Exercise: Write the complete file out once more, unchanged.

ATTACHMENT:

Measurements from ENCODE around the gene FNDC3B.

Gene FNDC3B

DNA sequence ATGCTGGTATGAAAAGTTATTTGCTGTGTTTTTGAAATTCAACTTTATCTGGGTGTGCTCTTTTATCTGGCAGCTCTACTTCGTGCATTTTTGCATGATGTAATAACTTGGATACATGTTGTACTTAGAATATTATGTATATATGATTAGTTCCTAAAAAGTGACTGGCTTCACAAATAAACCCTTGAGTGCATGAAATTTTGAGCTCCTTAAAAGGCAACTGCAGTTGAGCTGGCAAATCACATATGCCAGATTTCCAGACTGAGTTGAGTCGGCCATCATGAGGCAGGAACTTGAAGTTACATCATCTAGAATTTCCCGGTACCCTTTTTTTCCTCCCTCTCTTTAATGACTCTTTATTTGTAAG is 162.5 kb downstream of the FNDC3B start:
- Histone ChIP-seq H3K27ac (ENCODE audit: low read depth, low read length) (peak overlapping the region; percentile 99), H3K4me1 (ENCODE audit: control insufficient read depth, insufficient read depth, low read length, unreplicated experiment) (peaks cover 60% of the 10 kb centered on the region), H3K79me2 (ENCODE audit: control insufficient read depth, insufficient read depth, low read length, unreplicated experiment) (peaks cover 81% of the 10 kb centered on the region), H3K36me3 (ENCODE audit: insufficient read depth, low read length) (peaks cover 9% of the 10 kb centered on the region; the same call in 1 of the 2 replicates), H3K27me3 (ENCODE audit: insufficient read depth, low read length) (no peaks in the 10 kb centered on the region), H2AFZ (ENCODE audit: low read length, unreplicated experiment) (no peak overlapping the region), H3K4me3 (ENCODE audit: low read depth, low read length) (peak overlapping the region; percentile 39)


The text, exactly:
Measurements from ENCODE around the gene FNDC3B.

Gene FNDC3B

DNA sequence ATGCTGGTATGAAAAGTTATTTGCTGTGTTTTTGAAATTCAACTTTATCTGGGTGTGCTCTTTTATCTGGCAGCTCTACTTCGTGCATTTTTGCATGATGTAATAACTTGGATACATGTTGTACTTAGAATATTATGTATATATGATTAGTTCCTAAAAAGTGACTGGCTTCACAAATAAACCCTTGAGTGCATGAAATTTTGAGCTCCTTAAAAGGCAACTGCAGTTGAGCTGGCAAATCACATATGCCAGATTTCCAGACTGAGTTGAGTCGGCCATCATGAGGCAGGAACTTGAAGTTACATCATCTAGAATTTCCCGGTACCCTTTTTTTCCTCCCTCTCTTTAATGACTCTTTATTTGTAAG is 162.5 kb downstream of the FNDC3B start:
- Histone ChIP-seq H3K27ac (ENCODE audit: low read depth, low read length) (peak overlapping the region; percentile 99), H3K4me1 (ENCODE audit: control insufficient read depth, insufficient read depth, low read length, unreplicated experiment) (peaks cover 60% of the 10 kb centered on the region), H3K79me2 (ENCODE audit: control insufficient read depth, insufficient read depth, low read length, unreplicated experiment) (peaks cover 81% of the 10 kb centered on the region), H3K36me3 (ENCODE audit: insufficient read depth, low read length) (peaks cover 9% of the 10 kb centered on the region; the same call in 1 of the 2 replicates), H3K27me3 (ENCODE audit: insufficient read depth, low read length) (no peaks in the 10 kb centered on the region), H2AFZ (ENCODE audit: low read length, unreplicated experiment) (no peak overlapping the region), H3K4me3 (ENCODE audit: low read depth, low read length) (peak overlapping the region; percentile 39)